Edward Bradford Titchener (1867 – 1927) was an Englishman and a British scholar. He was a student of Wilhelm Wundt in Leipzig, Germany, before becoming a professor of psychology and founding the first psychology laboratory in the United States at Cornell University. It was Edward Titchener who coined the terms "structural psychology" and "functional psychology," in 1898, the early trends in scientific psychology. Structural psychologists analyzed human experiences through introspection, breaking mental activity down into "basic elements" or "building blocks." Although his theoretical models were not adopted by others, his championing of psychology as a science, using the scientific method of laboratory experiments to collect data, made a clear separation between experimental psychology and other trends such as psychoanalysis. Ultimately, however, our understanding of human nature cannot be achieved solely through science, although the distinctions drawn by Titchener were valuable in its early development.
Edward Bradford Titchener was born in southern England to a family of old lineage but little money.
He entered Oxford University in 1885 on a scholarship to study philosophy, and he became interested in Wilhelm Wundt's writings, translating the third edition of the Principles of Physiological Psychology. However, the psychology of Wundt was not enthusiastically received at Oxford, so Titchener resolved to go to Leipzig and work with him directly. There, he took his doctorate completing a dissertation on binocular effects of monocular stimulation.
After unsuccessfully searching for a position in England, Titchener accepted a professorship at Cornell University, which had opened up when Frank Angell, another American student of Wundt, went to the newly founded Stanford University. For thirty-five years, Titchener presided over psychology at Cornell, where he was an institution unto himself, arrogantly lecturing in his academic robes and tolerating no dissent.
Titchener often quarreled with his American colleagues and founded his own organization to rival the fledging American Psychological Association because of the dispute with members of the latter group. Titchener became the American editor of Mind in 1894, and associate editor of the American Journal of Psychology in 1895. Later, he received honorary degrees from Harvard, Clark, and Wisconsin. Although Titchener supervised a large number of students in early twentieth-century American psychology, his system died with him in 1927.
In the end of the nineteenth century, Edward B. Titchener carried the basic ideas of Wilhelm Wundt to the United States. Titchener called Wundt's ideas structuralism, and tried to study the structure of mental life or consciousness.
His structural psychology has a threefold aim:
Consciousness is defined as "immediate experience," i.e., experience as it is being experienced. Mediate experience was flavored by contents already in the mind, such as previous associations and the emotional and motivational levels of a person. Structural psychology, in general, attempted to defend the integrity of psychology by contrasting it with physics.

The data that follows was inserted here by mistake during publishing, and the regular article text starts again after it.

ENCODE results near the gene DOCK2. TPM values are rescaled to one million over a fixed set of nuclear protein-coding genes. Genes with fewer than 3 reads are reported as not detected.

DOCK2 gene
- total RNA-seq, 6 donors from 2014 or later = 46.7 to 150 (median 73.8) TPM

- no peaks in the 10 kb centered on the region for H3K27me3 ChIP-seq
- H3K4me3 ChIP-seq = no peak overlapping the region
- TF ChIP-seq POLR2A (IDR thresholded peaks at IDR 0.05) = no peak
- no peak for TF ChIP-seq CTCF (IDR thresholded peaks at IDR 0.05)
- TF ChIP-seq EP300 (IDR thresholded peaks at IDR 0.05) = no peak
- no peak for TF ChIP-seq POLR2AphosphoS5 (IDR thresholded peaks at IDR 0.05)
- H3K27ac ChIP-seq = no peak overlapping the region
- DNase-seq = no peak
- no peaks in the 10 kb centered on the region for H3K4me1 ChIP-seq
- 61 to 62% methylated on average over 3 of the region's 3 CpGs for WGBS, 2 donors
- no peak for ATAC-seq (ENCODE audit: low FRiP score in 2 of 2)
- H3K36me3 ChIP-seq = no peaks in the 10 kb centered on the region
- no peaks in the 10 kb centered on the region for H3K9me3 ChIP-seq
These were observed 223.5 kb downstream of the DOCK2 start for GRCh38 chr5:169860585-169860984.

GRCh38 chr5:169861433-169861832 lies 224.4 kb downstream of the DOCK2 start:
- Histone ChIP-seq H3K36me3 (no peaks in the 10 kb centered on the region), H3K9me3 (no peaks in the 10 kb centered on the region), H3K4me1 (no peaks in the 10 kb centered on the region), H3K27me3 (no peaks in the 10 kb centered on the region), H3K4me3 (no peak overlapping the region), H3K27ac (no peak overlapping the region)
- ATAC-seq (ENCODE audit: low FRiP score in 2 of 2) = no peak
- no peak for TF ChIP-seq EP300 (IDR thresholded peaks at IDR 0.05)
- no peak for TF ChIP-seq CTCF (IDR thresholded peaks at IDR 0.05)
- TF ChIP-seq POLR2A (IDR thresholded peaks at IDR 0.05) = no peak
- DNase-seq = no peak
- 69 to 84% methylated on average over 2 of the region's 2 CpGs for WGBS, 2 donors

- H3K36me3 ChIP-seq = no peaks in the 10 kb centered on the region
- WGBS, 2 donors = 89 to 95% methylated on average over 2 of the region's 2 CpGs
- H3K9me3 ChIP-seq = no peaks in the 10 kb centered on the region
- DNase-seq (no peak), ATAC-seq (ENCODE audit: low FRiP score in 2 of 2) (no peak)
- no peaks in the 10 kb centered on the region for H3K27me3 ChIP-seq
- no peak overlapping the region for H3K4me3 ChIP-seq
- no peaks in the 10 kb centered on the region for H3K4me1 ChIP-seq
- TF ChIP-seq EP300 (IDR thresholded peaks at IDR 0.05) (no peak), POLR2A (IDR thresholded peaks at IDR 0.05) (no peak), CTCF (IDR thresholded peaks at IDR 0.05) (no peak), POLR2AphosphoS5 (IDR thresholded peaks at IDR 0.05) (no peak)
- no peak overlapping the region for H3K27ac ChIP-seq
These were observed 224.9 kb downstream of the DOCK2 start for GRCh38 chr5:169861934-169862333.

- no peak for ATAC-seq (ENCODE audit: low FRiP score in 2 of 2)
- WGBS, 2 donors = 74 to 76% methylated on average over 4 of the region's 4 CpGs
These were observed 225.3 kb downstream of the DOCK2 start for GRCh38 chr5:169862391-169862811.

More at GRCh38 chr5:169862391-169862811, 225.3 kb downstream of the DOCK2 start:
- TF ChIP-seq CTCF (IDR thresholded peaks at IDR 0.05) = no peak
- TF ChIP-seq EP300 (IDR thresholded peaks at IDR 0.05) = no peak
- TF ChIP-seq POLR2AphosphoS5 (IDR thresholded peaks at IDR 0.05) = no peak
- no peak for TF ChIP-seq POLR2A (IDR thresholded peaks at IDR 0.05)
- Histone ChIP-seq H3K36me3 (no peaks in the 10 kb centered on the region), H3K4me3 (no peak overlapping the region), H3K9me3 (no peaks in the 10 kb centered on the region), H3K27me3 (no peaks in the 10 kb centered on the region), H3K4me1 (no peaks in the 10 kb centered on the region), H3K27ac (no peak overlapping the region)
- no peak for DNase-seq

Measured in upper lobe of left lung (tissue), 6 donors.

Edward Titchener put his own spin on Wundt's psychology of consciousness. He attempted to classify the structures of the mind, not unlike the way a chemist breaks down chemicals into their component parts—water into hydrogen and oxygen, for example. Thus, for Titchener, just as hydrogen and oxygen were structures, so were sensations and thoughts. He conceived of hydrogen and oxygen as structures of a chemical compound, and sensations and thoughts as structures of the mind. This approach is known as "structuralism."
The experimental method employed by structuralists was introspection. This technique of self-report is the ageless approach to describing self-experience. Introspection depended on the nature of consciousness observed, the purpose of the experiment, and the instructions given by the experimenters. Introspection was considered valid only if done by exceptionally well-trained scientists, not naive observers. The most common error made by untrained introspectionists was labeled the "stimulus error"—describing the object observed rather than the conscious content. Stimulus error, according to Titchener, resulted not in psychological data but in physical descriptions.
Under this natural science approach, psychology was defined as the experimental study of the data of immediate experience through the method of introspection. The goal of psychology was to reduce the contents of consciousness to constituent elements of sensory origin.
In the 1890s, Wilhelm Wundt developed a three-dimensional theory of feeling. Essentially, Wundt thought that feelings vary along three dimensions: Pleasant—unpleasant, strain—relaxation, excitement—calm. Titchener agreed with and accepted only the pleasant—unpleasant dimension. This approach led him to relegate emotions to organic visceral reactions. Further, Edward Titchener proposed a theory of meaning suggesting that the context in which a sensation occurs in consciousness determines meaning. Accordingly, simple sensation has no meaning by itself, but it acquires meaning by association with other sensations or images. In that way, Titchener described the mind in terms of formal elements with "attributes" of their own, connected and combined by the mechanism of associations.